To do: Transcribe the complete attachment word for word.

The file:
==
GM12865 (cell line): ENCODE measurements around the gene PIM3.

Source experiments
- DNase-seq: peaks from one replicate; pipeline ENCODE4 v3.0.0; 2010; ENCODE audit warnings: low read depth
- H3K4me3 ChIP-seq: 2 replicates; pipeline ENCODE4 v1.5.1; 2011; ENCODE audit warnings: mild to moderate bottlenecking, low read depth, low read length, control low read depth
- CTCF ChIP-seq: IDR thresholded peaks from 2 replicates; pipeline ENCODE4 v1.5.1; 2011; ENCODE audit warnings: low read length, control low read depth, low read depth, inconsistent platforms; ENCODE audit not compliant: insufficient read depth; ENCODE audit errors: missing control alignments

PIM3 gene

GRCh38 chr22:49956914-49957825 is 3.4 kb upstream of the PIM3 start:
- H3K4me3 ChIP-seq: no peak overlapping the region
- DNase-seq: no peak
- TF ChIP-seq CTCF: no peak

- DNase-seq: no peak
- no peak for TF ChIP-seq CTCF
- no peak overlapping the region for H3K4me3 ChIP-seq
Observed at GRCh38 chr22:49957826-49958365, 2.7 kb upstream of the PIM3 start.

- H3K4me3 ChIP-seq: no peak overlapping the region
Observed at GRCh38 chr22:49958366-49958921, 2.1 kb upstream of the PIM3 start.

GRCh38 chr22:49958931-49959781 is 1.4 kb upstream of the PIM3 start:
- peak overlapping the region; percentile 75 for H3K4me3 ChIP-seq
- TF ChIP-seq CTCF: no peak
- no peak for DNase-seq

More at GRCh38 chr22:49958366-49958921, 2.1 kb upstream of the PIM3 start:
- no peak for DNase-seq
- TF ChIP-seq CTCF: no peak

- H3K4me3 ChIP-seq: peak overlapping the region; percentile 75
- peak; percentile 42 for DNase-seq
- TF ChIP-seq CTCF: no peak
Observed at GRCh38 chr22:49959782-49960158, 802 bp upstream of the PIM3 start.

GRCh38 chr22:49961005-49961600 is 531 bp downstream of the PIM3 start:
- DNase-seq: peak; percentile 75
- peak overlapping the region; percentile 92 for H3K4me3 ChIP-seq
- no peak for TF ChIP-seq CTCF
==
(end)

GM12865 (cell line): ENCODE measurements around the gene PIM3.

Source experiments
- DNase-seq: peaks from one replicate; pipeline ENCODE4 v3.0.0; 2010; ENCODE audit warnings: low read depth
- H3K4me3 ChIP-seq: 2 replicates; pipeline ENCODE4 v1.5.1; 2011; ENCODE audit warnings: mild to moderate bottlenecking, low read depth, low read length, control low read depth
- CTCF ChIP-seq: IDR thresholded peaks from 2 replicates; pipeline ENCODE4 v1.5.1; 2011; ENCODE audit warnings: low read length, control low read depth, low read depth, inconsistent platforms; ENCODE audit not compliant: insufficient read depth; ENCODE audit errors: missing control alignments

PIM3 gene

GRCh38 chr22:49956914-49957825 is 3.4 kb upstream of the PIM3 start:
- H3K4me3 ChIP-seq: no peak overlapping the region
- DNase-seq: no peak
- TF ChIP-seq CTCF: no peak

- DNase-seq: no peak
- no peak for TF ChIP-seq CTCF
- no peak overlapping the region for H3K4me3 ChIP-seq
Observed at GRCh38 chr22:49957826-49958365, 2.7 kb upstream of the PIM3 start.

- H3K4me3 ChIP-seq: no peak overlapping the region
Observed at GRCh38 chr22:49958366-49958921, 2.1 kb upstream of the PIM3 start.

GRCh38 chr22:49958931-49959781 is 1.4 kb upstream of the PIM3 start:
- peak overlapping the region; percentile 75 for H3K4me3 ChIP-seq
- TF ChIP-seq CTCF: no peak
- no peak for DNase-seq

More at GRCh38 chr22:49958366-49958921, 2.1 kb upstream of the PIM3 start:
- no peak for DNase-seq
- TF ChIP-seq CTCF: no peak

- H3K4me3 ChIP-seq: peak overlapping the region; percentile 75
- peak; percentile 42 for DNase-seq
- TF ChIP-seq CTCF: no peak
Observed at GRCh38 chr22:49959782-49960158, 802 bp upstream of the PIM3 start.

GRCh38 chr22:49961005-49961600 is 531 bp downstream of the PIM3 start:
- DNase-seq: peak; percentile 75
- peak overlapping the region; percentile 92 for H3K4me3 ChIP-seq
- no peak for TF ChIP-seq CTCF